I mention all of this so that I can remind you that if you eat processed foods with artificial ingredients you are taking an uncalculated risk with your health, and the health of your family. You will find foods with artificial ingredients in your vegan store, your health food store, your grocery store. No matter where you shop, if you buy foods in bags or boxes you are going to be getting processed foods. They will be dead, and they will last forever on the shelf, because they contain chemicals to make sure that microbes can’t live in or on them. Do I need to tell you that these chemical adders will have a similar effect on the microbes in your body?
I know that every added chemical is not dangerous. I know that every added chemical will not harm every diner. I don’t know which is which, though–nobody does. So I just avoid them all, because the convenience they provide is not worth the risk. I am not calling for better testing, I am calling for real foods that are raised on nothing but real food. GMO corn and soy are not real, so that rules out industrial meats. Artificially fertilized vegetables are not fed real food, so they are out.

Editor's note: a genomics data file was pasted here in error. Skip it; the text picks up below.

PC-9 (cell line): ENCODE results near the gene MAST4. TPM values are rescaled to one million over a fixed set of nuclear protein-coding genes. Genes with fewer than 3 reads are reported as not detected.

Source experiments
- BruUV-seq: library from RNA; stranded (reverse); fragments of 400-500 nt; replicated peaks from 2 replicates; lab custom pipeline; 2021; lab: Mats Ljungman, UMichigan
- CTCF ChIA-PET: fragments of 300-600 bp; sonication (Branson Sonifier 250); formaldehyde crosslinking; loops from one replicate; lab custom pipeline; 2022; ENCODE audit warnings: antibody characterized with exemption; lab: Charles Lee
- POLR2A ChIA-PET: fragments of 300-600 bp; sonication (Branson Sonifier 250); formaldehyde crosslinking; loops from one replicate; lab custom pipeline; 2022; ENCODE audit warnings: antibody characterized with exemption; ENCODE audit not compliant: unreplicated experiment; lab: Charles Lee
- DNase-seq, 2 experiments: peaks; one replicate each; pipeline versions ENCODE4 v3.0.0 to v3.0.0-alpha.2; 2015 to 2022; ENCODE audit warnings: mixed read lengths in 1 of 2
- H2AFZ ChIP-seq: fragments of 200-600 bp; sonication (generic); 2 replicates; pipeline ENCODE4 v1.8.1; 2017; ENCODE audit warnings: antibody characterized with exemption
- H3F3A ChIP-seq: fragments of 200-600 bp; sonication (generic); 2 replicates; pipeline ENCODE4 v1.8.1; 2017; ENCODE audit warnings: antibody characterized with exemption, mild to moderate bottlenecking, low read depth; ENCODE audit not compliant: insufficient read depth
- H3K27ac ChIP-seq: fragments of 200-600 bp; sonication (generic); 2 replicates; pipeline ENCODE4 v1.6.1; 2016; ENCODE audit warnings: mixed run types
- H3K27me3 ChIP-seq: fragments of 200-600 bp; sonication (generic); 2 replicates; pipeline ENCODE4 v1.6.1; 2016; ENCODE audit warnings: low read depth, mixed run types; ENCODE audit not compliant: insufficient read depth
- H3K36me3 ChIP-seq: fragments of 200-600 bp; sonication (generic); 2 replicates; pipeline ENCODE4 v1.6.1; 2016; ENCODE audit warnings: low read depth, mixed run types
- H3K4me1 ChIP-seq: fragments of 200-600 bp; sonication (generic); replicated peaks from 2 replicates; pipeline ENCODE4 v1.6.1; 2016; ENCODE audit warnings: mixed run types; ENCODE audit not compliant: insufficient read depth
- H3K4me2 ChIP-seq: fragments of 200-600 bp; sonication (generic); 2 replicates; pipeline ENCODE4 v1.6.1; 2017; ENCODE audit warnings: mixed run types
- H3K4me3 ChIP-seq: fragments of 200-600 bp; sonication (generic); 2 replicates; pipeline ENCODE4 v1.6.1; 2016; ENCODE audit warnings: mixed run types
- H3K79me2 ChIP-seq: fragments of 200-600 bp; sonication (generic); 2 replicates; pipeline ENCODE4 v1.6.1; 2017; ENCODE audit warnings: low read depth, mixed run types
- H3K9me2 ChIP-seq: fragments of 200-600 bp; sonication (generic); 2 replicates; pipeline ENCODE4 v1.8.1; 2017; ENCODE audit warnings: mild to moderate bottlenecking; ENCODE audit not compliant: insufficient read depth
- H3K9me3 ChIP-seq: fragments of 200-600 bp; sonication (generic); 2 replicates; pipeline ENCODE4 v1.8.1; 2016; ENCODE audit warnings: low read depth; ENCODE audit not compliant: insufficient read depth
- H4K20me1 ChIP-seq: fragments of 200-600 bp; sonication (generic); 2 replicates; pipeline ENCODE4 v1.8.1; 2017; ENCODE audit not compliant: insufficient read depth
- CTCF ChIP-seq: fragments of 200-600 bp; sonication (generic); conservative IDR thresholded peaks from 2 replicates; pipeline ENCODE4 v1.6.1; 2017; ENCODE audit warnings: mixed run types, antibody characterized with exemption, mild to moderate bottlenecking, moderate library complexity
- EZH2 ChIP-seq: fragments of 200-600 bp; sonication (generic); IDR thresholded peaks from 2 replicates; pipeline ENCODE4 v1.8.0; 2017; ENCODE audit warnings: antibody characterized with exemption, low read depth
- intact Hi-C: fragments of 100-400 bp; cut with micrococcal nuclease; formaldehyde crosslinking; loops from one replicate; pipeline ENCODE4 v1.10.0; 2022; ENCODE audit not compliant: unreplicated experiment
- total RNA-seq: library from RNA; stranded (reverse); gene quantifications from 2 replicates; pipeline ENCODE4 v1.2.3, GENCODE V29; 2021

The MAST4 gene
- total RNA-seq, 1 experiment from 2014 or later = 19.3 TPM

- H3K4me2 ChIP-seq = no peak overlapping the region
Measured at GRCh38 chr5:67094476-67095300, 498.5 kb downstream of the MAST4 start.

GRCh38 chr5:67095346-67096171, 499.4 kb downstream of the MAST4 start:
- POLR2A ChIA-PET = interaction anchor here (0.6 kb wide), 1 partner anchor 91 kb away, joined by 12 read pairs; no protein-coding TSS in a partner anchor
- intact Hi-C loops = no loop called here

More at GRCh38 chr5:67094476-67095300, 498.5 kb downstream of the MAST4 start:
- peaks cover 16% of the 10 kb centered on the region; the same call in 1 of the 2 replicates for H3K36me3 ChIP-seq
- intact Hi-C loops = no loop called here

I still haven’t figured out how to eat only foods in season. Meats are always in season, but if I want to eat vegetables in February, which ones are those. I continue to research and by this time next year I will know how it is done. For now I still stick to my own advice to only shop the exterior walls of the grocery store. I will go down and aisle to get coffee and tea. I still buy dog food down one aisle but I am looking for pet food that doesn’t contain grain now, too. I think that’s why my pet is gaining weight.
Thanks for this article Dan…good to know about polysorbate 80 Yikes. And we have a great Pet Food Store called Go Pet Go…one close by you!
Good to know, Lynn. I hope your diet changes are going well!